When proving Ft. Lauderdale drug offenses, the prosecution would need to prove some type of possession. There are three types: actual possession, constructive possession, and joint possession. They would need to prove that an individual possessed the unlawful or controlled substance and that they had knowledge of the illicit nature of the substance. A qualified drug lawyer can attempt to disprove the prosecution’s argument and build your case. Contact an attorney that can advocate for you.
The drug itself is first and foremost when proving Ft. Lauderdale drug offenses. It could be cannabis or marijuana evidence or the actual pills for cocaine. Beyond that, it is witness testimony, whether it is from law enforcement or a confidential informant. Typically in drug cases, other types of evidence include witness testimony, the substance itself, surveillance set up by law enforcement like recordings of conversations, and other types of video surveillance.
One of the contested elements that come up when proving Ft. Lauderdale drug offenses, involves unlawful searches or seizures. The initial encounter with law enforcement is an issue that is widely contested in a drug-related case. A case involving a traffic stop may contest whether that stop was legal or lawful, whether the police officer had the right to effectuate a traffic stop and pull the individual over, and whether there were issues of detention.
If a person is beyond analyzing whether or not the traffic stop was lawful and whether or not the law enforcement officer had the right to keep that person in a case involving a traffic stop on the side of the road for as long as they did, other issues arise that do not involve traffic stops, like encounters with police officers on foot and an infringement of an individual’s right to be free of unlawful detention. Once a person challenges the initial encounter issues regarding unlawful searches, then they look into whether law enforcement had the right to search an individual or the person, to search the items in the vehicle, and to search the house, business, or storage facility.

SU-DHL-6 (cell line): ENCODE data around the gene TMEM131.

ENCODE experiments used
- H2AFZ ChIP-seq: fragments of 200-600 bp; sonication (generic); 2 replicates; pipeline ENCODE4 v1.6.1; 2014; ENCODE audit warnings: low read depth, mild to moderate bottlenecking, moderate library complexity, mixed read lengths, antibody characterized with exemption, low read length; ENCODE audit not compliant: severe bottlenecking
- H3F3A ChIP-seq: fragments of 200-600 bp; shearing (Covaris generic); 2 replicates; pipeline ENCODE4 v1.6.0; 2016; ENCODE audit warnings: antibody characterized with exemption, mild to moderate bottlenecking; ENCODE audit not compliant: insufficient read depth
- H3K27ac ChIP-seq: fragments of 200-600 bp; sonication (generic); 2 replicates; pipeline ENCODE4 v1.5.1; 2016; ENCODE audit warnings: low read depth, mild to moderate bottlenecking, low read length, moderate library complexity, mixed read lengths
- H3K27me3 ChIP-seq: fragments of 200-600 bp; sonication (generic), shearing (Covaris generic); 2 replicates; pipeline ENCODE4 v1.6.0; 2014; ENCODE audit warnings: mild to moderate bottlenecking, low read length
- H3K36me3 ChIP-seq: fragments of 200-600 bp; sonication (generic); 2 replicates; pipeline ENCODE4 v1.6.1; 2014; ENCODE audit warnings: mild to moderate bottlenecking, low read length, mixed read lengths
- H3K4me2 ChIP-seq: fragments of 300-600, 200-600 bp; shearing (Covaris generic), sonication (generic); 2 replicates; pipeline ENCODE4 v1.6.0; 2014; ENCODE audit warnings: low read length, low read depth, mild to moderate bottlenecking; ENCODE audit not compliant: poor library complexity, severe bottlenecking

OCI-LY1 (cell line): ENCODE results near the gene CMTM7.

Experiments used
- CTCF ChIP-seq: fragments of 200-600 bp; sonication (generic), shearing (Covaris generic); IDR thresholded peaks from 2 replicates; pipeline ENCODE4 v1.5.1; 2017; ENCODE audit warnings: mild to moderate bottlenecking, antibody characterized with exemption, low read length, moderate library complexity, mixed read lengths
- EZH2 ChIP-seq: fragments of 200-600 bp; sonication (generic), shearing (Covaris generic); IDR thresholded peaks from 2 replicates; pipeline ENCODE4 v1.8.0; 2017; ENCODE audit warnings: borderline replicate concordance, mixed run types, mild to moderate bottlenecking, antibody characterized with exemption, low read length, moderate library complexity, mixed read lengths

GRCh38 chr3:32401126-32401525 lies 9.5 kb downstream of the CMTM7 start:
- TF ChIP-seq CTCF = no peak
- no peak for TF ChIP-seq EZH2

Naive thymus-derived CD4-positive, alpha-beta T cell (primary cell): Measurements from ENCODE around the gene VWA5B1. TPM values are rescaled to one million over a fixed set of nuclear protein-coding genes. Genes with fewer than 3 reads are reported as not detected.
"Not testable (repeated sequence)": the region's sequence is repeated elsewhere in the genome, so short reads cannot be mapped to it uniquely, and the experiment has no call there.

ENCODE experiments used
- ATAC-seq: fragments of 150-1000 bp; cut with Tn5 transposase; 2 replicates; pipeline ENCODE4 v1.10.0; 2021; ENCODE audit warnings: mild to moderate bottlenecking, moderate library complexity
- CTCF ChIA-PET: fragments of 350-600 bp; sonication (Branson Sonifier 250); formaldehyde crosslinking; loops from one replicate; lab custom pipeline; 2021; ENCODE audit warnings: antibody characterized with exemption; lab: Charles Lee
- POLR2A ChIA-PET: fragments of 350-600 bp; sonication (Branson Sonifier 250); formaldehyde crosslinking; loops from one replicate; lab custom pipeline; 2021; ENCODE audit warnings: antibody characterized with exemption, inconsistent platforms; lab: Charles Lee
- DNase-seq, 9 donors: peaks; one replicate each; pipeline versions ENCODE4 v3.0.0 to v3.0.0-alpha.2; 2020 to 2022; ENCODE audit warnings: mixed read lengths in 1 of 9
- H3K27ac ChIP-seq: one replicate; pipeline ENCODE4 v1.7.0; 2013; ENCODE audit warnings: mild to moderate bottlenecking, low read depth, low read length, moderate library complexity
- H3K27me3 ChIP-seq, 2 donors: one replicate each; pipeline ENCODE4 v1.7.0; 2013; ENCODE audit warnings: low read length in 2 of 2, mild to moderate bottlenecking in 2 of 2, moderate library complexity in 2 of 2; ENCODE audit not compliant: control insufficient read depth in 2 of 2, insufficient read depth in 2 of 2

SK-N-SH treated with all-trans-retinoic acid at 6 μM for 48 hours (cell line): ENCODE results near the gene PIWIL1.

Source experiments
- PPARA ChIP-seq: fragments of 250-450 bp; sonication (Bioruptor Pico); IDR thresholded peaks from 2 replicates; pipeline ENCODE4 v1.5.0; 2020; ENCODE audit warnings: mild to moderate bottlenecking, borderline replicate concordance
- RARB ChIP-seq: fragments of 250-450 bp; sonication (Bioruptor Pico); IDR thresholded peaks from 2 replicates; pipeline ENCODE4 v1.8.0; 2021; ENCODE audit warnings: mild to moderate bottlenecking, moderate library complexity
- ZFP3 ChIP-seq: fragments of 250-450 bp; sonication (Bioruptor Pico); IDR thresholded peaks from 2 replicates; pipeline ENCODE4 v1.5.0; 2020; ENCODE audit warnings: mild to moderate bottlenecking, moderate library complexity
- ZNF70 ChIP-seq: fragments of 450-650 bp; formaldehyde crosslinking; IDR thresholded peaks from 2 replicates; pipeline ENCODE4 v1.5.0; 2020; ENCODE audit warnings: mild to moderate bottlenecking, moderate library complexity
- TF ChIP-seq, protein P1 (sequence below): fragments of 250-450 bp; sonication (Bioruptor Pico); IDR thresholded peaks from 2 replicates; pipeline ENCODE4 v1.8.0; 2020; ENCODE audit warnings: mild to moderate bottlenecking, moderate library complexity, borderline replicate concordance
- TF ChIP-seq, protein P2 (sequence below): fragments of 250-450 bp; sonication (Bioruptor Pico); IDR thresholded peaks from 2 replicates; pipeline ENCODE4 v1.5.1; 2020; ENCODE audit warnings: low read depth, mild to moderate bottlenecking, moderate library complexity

An attorney might look towards whether or not there was an actual warrant signed by a judge and whether or not that warrant was issued legally. In the absence of an actual warrant, they look towards whether or not there was a warrant exception, probable cause, consent, actions, and circumstances. Then they would look to challenge whether or not there was legal sufficiency to support any of those warrant exceptions and the result of the court ruling that a traffic stop, a seizure of an individual, or a search was unlawful. If any evidence was derived from any of those unlawful activities, it would be excluded from evidence. The drugs or the illegal substances derived as a result of the unlawful traffic stop, the unlawful seizure, or the unlawful search would be thrown out as evidence. That would put the government in an almost impossible position to prove a charge if a court order was to rule the traffic stop was bad, the seizure was unlawful, or the search was unlawful.
The prosecution’s primary objective in drug cases is proving Ft. Lauderdale drug offenses. As your legal advocate, a skilled drug attorney can attempt to disprove the prosecution’s case against you. They can do so by examining the facts of your case, conducting an investigation of their own, and using evidence to build your defense. If you have been charged with a drug offense, consult an experienced drug lawyer that can advocate for you.
Leifert & Leifert Criminal DefenseNA